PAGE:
USB has been on our desktops and laptops since about 1997 or so, and since then it has been the mainstay of computer peripherals. No other connector is as useful for connecting mice, keyboards, webcams, microcontroller development boards, and everything else; it’s even the standard power connector for phones. The latest advance to come out of the USB Implementers Forum is the USB Type-C connector, a device with gigabits of bandwidth and can handle enough current to power a laptop. It’s the future, even if Apple’s one-port wonder isn’t.
The cable of the future is, by default, new. This means manufacturers are still figuring out the port, and how to wire it up. You would think remembering ‘red = power, black = ground’ is easy, but some manufacturers get it so terribly wrong.
The cable in question was a SurjTech 3M cable that has thankfully been taken down from Amazon. Swapping GND and Vbus weren’t the only problem – the SuperSpeed wires were missing, meaning this was effectively only a USB 2 cable with a Type-C connector. The resistor required by USB spec was the wrong value, and was configured as a pull-down instead of a pull-up.
This isn’t an issue of a cable not meeting a design spec. Ethernet cables, specifically Cat6 cables, have been shown to work but fail to meet the specs for Cat6 cables. That’s shady manufacturing, but it won’t break a computer. This is a new low in the world of computer cables, but at least the cable has disappeared from Amazon.
We kinda feel bad posting all these awesome hacks you can do with a Raspberry Pi Zero when we know most of our audience here probably doesn’t have one due to the backlog of orders… but regardless — here’s another one you can try — if you have one anyway. A Raspberry Pi USB Hub!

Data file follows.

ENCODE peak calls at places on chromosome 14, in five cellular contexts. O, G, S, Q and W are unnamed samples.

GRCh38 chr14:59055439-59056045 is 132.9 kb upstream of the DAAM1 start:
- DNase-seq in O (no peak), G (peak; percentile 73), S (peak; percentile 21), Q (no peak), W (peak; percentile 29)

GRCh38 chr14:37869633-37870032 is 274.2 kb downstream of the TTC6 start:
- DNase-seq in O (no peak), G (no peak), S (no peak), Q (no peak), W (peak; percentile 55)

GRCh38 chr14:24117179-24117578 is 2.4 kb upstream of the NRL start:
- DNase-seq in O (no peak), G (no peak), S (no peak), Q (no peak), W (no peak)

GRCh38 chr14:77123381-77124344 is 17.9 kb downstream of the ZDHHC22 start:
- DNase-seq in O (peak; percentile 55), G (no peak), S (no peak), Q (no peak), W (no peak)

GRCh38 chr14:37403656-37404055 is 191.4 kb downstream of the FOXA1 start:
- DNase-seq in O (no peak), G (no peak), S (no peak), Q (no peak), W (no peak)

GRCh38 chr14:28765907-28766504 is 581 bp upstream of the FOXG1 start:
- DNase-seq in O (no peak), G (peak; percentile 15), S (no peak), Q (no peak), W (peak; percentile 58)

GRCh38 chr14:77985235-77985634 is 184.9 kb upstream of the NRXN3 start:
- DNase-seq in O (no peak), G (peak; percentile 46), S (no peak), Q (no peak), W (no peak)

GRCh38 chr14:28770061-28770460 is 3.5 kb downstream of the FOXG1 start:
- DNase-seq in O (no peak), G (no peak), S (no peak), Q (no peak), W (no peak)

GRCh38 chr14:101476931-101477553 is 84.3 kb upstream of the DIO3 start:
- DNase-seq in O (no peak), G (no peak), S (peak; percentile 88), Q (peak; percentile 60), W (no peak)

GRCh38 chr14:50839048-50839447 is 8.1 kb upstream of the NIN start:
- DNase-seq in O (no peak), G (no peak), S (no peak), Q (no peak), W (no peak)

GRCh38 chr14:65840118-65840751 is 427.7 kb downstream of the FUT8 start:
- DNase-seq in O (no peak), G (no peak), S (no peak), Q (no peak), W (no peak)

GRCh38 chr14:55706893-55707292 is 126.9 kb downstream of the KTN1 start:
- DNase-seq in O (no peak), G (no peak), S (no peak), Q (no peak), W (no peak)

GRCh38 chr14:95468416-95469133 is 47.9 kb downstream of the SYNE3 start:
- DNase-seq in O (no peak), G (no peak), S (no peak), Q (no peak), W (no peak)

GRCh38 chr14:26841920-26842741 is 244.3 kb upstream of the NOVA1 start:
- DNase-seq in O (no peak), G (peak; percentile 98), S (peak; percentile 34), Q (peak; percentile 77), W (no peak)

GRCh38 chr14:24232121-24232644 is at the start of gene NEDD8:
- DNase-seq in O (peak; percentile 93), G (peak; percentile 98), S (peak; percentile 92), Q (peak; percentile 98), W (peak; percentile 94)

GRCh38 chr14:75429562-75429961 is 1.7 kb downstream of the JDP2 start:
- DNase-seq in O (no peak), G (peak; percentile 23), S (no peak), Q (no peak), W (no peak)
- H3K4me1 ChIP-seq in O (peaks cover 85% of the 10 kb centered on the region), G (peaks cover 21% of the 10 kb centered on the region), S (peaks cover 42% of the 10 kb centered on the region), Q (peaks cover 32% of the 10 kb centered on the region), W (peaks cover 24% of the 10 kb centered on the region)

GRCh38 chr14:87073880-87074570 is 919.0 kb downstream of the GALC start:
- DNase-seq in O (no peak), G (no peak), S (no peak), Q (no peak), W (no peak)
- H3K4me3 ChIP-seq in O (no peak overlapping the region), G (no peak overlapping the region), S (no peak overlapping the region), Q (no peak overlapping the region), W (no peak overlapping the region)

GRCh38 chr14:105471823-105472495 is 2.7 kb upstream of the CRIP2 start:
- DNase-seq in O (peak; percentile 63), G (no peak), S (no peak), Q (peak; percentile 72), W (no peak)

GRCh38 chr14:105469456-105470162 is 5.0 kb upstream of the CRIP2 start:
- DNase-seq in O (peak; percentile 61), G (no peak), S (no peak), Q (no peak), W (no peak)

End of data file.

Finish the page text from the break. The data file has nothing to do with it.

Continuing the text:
In case you didn’t know, Amazon has a series of electronics accessories called Amazon Basics — and they’re actually pretty good quality accessories. One of them is a 7-port, 4A USB hub. Looking at this [gittenlucky] figured he might just have enough room to fit a Pi Zero inside… and as it turns out. He did.
The hack itself is simple. [daffy] locates unused USB data lines, adds in a 5V voltage regulator to supply USB bus power, and then connects it all to a USB sound card. Hardware side, done! And while he doesn’t cover the software side of things in this first video, we know where he’s headed.
The WRT54G router was the first commodity Linux-based router to be extensively hacked, and have open-source firmware written for it. If you’re using OpenWRT or dd-wrt on any of your devices, you owe a debt to the early rootability of the WRT54G. Anyway, it’s a good bet that [daffy] is going to find software support for his USB sound card, but we remain in suspense to see just exactly how the details pan out.
Our favorite WRT54G hack is still an oldie: turning a WRT54G into the brains for a robot. But that was eight years ago now, so surely there’s something newer and shinier. What’s the coolest device that you’ve seen a WRT router hacked into?
Worried about people snooping around your USB drive? Digital encryption not good enough for you? What you need is a USB Cryptex to secure the drive from even being accessed!
Made completely out of copper and brass, [Scots72] really put a lot of effort into this beautiful piece of metalworking. The USB drive itself is encased in epoxy inside of a copper tube — the rest is built around it. Built almost entirely using hand tools, and we can only imagine how long the process took to complete. But patience is often rewarded with results like these!